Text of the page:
During the 2016 campaign—as The Washington Post’s Sarah Ellison reported last week—Pecker submitted stories and photos concerning Trump and his opponents for Cohen’s thoughts before they were published.
Under Pecker, the Enquirer famously broke with its nonpartisan tradition to endorse Trump in the Republican nomination race—under the headline “TRUMP MUST BE PREZ!”—while regularly sliming his rivals.
Pecker, along with his sidekick Howard, has shown no reluctance to weaponize AMI’s publications against Trump’s enemies—be they Joe Scarborough and Mika Brzezinski (the subject of a tawdry story about the engaged couple’s workplace affair) or Barack Obama.
Obama had barely taken the oath of office when the Enquirer dished dirt with tawdry headlines such as: “OBAMA MARRIAGE CRISIS”; “MICHELLE OBAMA BOOZE BINGES”; “BAM BANNED FROM BED!”—and other thinly sourced gossip and rumors.
Meanwhile, even though he was years away from his presidential candidacy, Trump could bask in such Enquirer headlines as “TRUMP EXPLODES AT OPEC!”; “TRUMP: OBAMA HAS MADE U.S. ‘WHIPPING POST’ FOR THE WORLD!’”; and “TRUMP ROCKS NEW POLLS!”
In early April 2011, when the birther virus was infecting the fever swamps of American politics, the Celebrity Apprentice star went on NBC’s Today show to allege that Obama had possibly been born in Kenya instead of the United States.
“Three weeks ago when I started, I thought he was probably born in this country, and now I have a much bigger doubt than I did before,” the de facto leader of the birtherism movement—who also happened to be marking his 11th season on NBC’s prime-time schedule—told a skeptical Meredith Vieira about the 44th president of the United States. “If he weren’t lying, why wouldn’t he just solve it?... If he doesn’t, it’s one of the greatest scams in the history of politics and in the history period. You are not allowed to be a president if you are not born in this country. He may not have been born this country.”
Trump added: “I have people that actually have been studying it and they cannot believe what they’re finding.”
“You have people down there searching—I mean, in Hawaii?” Vieira demanded.
“Absolutely,” Trump agreed. “And they cannot believe what they’re finding.”
More than seven years later, Trump has provided zero evidence that he ever sent anyone to Hawaii to investigate the circumstances of Obama’s birth.
Yet the Enquirer eagerly reported at the time that Trump had “hired a team of detectives to dig deep in the archives to prove that Barack Obama was not born in the United States and would be then ineligible to be president.”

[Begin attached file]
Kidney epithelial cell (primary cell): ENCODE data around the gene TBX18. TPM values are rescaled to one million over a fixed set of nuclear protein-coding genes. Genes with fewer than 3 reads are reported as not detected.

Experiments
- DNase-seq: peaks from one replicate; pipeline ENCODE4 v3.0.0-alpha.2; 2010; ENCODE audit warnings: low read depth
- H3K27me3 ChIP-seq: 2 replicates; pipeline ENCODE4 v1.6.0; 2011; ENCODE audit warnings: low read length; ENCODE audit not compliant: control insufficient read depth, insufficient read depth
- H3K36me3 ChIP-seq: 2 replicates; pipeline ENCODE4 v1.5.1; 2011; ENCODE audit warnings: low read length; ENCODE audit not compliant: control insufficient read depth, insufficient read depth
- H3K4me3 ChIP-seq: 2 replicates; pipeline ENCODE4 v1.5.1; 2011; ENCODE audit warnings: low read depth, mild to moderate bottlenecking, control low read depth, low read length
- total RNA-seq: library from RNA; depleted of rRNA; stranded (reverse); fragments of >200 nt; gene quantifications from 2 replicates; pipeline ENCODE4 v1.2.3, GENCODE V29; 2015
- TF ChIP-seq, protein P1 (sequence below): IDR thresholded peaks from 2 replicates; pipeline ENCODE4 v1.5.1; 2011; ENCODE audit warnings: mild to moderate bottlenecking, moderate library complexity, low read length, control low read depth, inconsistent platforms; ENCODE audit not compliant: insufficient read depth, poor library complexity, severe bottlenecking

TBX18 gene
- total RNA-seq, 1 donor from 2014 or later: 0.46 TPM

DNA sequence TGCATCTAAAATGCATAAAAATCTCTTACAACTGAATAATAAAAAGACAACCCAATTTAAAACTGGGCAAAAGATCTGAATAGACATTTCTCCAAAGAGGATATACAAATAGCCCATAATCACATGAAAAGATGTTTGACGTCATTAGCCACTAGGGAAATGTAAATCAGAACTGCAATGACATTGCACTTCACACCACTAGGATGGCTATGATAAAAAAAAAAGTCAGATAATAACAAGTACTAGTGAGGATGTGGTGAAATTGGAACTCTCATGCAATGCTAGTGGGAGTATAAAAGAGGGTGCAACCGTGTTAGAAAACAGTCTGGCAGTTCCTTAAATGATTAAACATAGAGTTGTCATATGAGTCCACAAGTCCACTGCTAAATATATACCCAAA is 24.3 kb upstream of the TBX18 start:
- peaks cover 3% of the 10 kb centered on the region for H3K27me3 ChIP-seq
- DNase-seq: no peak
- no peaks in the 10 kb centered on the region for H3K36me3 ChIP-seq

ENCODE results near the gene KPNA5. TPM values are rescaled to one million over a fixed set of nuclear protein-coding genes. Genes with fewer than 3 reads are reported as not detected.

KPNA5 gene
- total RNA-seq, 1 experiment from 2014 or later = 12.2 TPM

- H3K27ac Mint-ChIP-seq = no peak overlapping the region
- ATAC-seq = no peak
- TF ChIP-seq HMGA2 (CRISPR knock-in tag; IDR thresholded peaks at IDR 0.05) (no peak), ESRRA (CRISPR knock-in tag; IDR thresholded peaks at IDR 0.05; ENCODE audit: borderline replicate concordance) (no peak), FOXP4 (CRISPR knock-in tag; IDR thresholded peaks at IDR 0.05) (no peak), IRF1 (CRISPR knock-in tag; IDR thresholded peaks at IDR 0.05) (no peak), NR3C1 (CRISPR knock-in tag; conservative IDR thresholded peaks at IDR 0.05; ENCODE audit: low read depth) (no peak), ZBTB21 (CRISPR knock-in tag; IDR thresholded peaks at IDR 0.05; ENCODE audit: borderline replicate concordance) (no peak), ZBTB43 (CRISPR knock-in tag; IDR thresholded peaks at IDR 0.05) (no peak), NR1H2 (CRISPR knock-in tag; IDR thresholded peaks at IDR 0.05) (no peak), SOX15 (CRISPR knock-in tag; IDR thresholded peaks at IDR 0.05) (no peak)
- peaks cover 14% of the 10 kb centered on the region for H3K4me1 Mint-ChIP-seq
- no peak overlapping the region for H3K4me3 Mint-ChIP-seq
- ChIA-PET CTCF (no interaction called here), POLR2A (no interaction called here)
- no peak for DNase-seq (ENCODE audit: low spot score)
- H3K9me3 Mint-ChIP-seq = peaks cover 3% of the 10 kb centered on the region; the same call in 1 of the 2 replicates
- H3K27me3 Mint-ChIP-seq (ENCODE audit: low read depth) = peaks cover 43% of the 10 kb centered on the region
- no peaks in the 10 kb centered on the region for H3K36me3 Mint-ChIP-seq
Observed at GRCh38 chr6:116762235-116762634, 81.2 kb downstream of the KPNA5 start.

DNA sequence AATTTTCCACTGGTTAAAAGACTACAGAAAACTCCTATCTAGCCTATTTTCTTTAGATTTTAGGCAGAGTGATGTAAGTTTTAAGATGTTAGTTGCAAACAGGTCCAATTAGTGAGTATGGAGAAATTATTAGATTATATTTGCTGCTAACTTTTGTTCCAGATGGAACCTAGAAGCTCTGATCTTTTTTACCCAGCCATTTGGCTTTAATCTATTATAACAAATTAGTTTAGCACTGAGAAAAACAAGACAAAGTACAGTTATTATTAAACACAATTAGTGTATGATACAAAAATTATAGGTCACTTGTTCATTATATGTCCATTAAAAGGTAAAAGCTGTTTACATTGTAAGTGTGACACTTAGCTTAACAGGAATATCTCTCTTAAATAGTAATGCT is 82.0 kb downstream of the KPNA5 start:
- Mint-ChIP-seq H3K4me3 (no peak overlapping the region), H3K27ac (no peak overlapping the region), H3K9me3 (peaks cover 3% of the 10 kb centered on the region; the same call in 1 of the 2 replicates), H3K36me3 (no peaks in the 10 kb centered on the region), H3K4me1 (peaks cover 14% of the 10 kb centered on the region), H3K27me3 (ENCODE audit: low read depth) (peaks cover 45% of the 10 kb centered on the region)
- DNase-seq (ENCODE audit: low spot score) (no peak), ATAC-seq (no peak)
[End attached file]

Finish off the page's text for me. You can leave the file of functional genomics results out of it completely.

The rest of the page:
However, around the same time that the then-reality television star was making his baseless claim, the National Enquirer had indeed sent a staffer to Honolulu to look into Obama’s origins.
According to colleagues in AMI’s Los Angeles bureau, ace reporter Rick Egusquiza—the man who broke the John Edwards love-child scandal—was dispatched to the 50th state to prove that there was indeed something fishy about President Obama’s birth certificate.
Egusquiza—who now works for Bauer, at least until the sale is scheduled to be completed on July 1—declined to comment. But former AMI staffers speculate that David Pecker boasted to Trump about Egusquiza’s Hawaii trip, and Trump, on the Today show, was referring to the Enquirer’s man in Honolulu.
But the AMI spokesperson said: “Mr. Pecker never authorized anyone going to Hawaii or discussed it with Mr. Trump.”
“Rick was ordered to Hawaii and told, ‘Don’t come back until you get something to prove the birth certificate isn’t real,’” said former Radar Online Editor Maxine Page, who described herself as a friend of Egusquiza. “But he couldn’t prove that, because it was real.”
In the end, Egusquiza came back with interviews with the president’s childhood acquaintances and photos of the young Obama—including one of him as a toddler in a pirate’s costume—that the reporter managed to find at the apartment complex where his grandmother had lived.
“The curious thing is who benefits from this?” former Enquirer bureau chief Jerry George mused, noting that it’s unclear how AMI and Pecker engineered the Bauer purchase, and the Us Weekly acquisition last year, at a moment when circulation and sales are in decline. (An April 19 headline in The Wall Street Journal read: “National Enquirer Parent, Staunch Trump Backer, Faces Mounting Debt, Shrinking Sales.”)
“As a company, they live from hand to mouth and they don’t have a great cash flow, from my experience,” George continued. “It’s certainly not a news organization any more. It’s becoming Pravda.”